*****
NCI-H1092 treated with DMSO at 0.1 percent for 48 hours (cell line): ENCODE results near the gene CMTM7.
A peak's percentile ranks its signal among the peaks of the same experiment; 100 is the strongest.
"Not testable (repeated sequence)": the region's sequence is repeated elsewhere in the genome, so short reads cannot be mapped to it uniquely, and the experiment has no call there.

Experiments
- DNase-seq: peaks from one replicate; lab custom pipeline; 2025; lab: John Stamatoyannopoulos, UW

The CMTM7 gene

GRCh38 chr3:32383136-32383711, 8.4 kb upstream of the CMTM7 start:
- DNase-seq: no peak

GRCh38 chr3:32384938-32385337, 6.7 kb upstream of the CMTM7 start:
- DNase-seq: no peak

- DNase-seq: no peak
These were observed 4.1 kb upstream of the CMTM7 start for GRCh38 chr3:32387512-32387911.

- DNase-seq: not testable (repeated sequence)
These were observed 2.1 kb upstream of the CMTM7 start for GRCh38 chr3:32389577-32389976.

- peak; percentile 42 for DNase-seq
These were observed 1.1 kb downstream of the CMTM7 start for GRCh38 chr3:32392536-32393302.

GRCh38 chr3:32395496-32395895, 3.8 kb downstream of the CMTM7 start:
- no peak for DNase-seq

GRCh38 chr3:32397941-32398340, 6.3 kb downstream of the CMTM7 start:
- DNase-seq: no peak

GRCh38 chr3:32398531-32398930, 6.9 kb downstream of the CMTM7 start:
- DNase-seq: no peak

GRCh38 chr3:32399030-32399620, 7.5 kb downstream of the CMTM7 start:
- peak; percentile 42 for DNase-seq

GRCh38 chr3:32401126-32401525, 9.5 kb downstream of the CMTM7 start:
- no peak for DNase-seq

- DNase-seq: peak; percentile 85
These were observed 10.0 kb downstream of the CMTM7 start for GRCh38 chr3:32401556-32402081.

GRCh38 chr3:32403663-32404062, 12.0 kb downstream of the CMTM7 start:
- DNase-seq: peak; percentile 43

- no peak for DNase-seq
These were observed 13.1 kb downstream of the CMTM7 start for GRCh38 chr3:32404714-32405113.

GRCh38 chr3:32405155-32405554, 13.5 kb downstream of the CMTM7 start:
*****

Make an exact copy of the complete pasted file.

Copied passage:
NCI-H1092 treated with DMSO at 0.1 percent for 48 hours (cell line): ENCODE results near the gene CMTM7.
A peak's percentile ranks its signal among the peaks of the same experiment; 100 is the strongest.
"Not testable (repeated sequence)": the region's sequence is repeated elsewhere in the genome, so short reads cannot be mapped to it uniquely, and the experiment has no call there.

Experiments
- DNase-seq: peaks from one replicate; lab custom pipeline; 2025; lab: John Stamatoyannopoulos, UW

The CMTM7 gene

GRCh38 chr3:32383136-32383711, 8.4 kb upstream of the CMTM7 start:
- DNase-seq: no peak

GRCh38 chr3:32384938-32385337, 6.7 kb upstream of the CMTM7 start:
- DNase-seq: no peak

- DNase-seq: no peak
These were observed 4.1 kb upstream of the CMTM7 start for GRCh38 chr3:32387512-32387911.

- DNase-seq: not testable (repeated sequence)
These were observed 2.1 kb upstream of the CMTM7 start for GRCh38 chr3:32389577-32389976.

- peak; percentile 42 for DNase-seq
These were observed 1.1 kb downstream of the CMTM7 start for GRCh38 chr3:32392536-32393302.

GRCh38 chr3:32395496-32395895, 3.8 kb downstream of the CMTM7 start:
- no peak for DNase-seq

GRCh38 chr3:32397941-32398340, 6.3 kb downstream of the CMTM7 start:
- DNase-seq: no peak

GRCh38 chr3:32398531-32398930, 6.9 kb downstream of the CMTM7 start:
- DNase-seq: no peak

GRCh38 chr3:32399030-32399620, 7.5 kb downstream of the CMTM7 start:
- peak; percentile 42 for DNase-seq

GRCh38 chr3:32401126-32401525, 9.5 kb downstream of the CMTM7 start:
- no peak for DNase-seq

- DNase-seq: peak; percentile 85
These were observed 10.0 kb downstream of the CMTM7 start for GRCh38 chr3:32401556-32402081.

GRCh38 chr3:32403663-32404062, 12.0 kb downstream of the CMTM7 start:
- DNase-seq: peak; percentile 43

- no peak for DNase-seq
These were observed 13.1 kb downstream of the CMTM7 start for GRCh38 chr3:32404714-32405113.

GRCh38 chr3:32405155-32405554, 13.5 kb downstream of the CMTM7 start: